Thursday, November 26, 2009
A dearth of turkey movies
If you're a film fan, chances are you've seen plenty of turkeys. But you probably haven't seen plenty of films about turkeys.
That's because, as holidays go, Thanksgiving is less well represented in Hollywood filmmaking than Flag Day.
As I was thinking of ideas for something to write related to Thanksgiving, I decided on a top 10 list of films in which the Thanksgiving dinner is a central part of the plot. As it turns out, I could only find five that I'd seen.
See, the website I write for has labels for each movie, related to plots and themes, in order to help you find similar movies. So I hopped on the page for Planes, Trains and Automobiles and followed its Thanksgiving label to see what other Thanksgiving films hadn't occurred to me in my initial brainstorm. I found only two that I'd seen beyond the initial three that I'd thought of, and one of them isn't even a movie I remember having anything to do with Thanksgiving.
At first, this Thanksgiving blackout surprised me a bit. After all, Thanksgiving is the second most hyped holiday in the United States, and carries with it the most vacation days as well. Whereas most people get only a single day off for Christmas, most get two for Thanksgiving. (Not me -- I'll be here on Friday, but figure to have plenty of time to update my blog while doing almost zero actual work.)
But then it occurred to me why this is. Thanksgiving's aforementioned big brother, Christmas, is one heckuva bully, and doesn't want to give Thanksgiving any of its own time in the spotlight.
Quite simply, a Thanksgiving-themed movie is not a great commercial bet for a movie studio -- especially if that same studio has already had its Christmas movie out for three weeks. If you're trying to hype up Christmas, hyping up Thanksgiving at the same time doesn't really work. You could release the Thanksgiving movie a few weeks earlier than the Christmas movie if you really wanted. But given that most Christmas movies come out within two weeks after Halloween, you'd have to release the Thanksgiving movie sometime in mid-October. And Thanksgiving just isn't on people's radars at that point. Nor can you rely on Thanksgiving weekend itself as a good time for people to see Thanksgiving movies. Once you've hit the shopping frenzy known as Black Friday, Thanksgiving is forgotten, remembered only in the form of the Tums you're popping to quell your indigestion.
But in case you are interested in seeking out a Thanksgiving movie this year, here are my thoughts on and rankings of the five I've seen:
1) Planes, Trains and Automobiles (1987, John Hughes). Release date: November 25, 1987. The best Thanksgiving movie isn't even about the social dynamics at a Thanksgiving table, but rather, about the quest to actually get to that table. Perhaps that explains its release date, just one day before Thanksgiving that year. Whenever I catch a few minutes of this wonderful film on TV, it always reminds me fondly of John Candy. This year that fondness will be doubled, as this is our first Thanksgiving without John Hughes. My guess is that it'll be playing around the clock.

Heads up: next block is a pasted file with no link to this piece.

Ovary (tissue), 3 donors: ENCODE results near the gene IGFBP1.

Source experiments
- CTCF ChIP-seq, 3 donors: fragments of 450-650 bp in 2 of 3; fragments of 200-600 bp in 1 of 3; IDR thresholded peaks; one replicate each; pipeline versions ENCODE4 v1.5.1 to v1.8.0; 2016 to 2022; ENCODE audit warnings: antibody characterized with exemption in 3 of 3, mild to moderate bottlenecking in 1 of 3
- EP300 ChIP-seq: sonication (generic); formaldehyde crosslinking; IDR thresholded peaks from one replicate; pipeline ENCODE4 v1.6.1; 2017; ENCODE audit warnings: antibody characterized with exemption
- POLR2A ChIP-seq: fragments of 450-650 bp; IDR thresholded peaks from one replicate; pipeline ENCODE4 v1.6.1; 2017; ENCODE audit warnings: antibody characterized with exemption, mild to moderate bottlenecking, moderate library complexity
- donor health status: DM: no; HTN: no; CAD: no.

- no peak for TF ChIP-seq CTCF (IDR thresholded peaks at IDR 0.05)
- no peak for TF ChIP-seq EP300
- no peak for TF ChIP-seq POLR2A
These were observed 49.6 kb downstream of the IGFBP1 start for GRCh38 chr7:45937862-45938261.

2) Pieces of April (2003, Peter Hedges). Release date: October 17, 2003. This indie features Katie Holmes as a flighty hipster trying to cobble together a Thanksgiving meal for her diverse, dysfunctional family. They went with that mid-October release date here, but since it received only a limited release, commercial factors were probably not a huge consideration. It's a flawed film, but has a lot of heart and some nice touches. This is what #5 on this list was probably going for when it failed so massively.
3) Scent of a Woman (1992, Martin Brest). Release date: December 23, 1992. This is the one I forgot had anything to do with Thanksgiving. Turns out, Chris O'Donnell's character is accompanying Al Pacino's blind colonel as a job over Thanksgiving to pay for his Christmas airfare home, and they travel to the colonel's brother's for Thanksgiving, with awkward and comic results. I liked this film fine at the time, but over the years have come to see it as a bit emotionally manipulative. Not to mention that Pacino's character, with his fondness for saying "Hoo-ah!," has become a cartoonish caricature of a cinematic icon. Seems a shame that this should be the only Oscar win for the formerly excellent Pacino.
4) What's Cooking? (2000, Gurinder Chadha). Release date: November 17, 2000. This is the Indian director's multi-cultural take on an American Thanksgiving (what other kind of Thanksgiving is there?), featuring a black family, a Jewish family, a Latino family and an Asian family. It shows the predictable strain of too many characters and too many plot points, plus hits high levels of melodrama at times, but has some nice moments as well. The film wouldn't have been on my radar at all except that it briefly features an actress I was sort of obsessed with at the time, who resembled my most recent ex-girlfriend.
5) Home for the Holidays (1995, Jodie Foster). Release date: November 3, 1995. With the talent that was gathered -- Foster directing, Holly Hunter and Robert Downey Jr. among the stars -- this should have been a good movie. Then why did I find it to be a train wreck of wacky behavior and dysfunctional cliches? This movie can't be as bad as I remember it being, but I really hated it -- I found it loud, shrill, and consistently unbelievable. Especially surprising given that I figured Foster would have a soft touch, rather than wielding a sledgehammer of tired tropes.
Thanksgiving-themed movies I'm aware of but haven't seen: The Myth of Fingerprints, Four Brothers.
Did I miss any? Let me know.
And have a great Thanksgiving.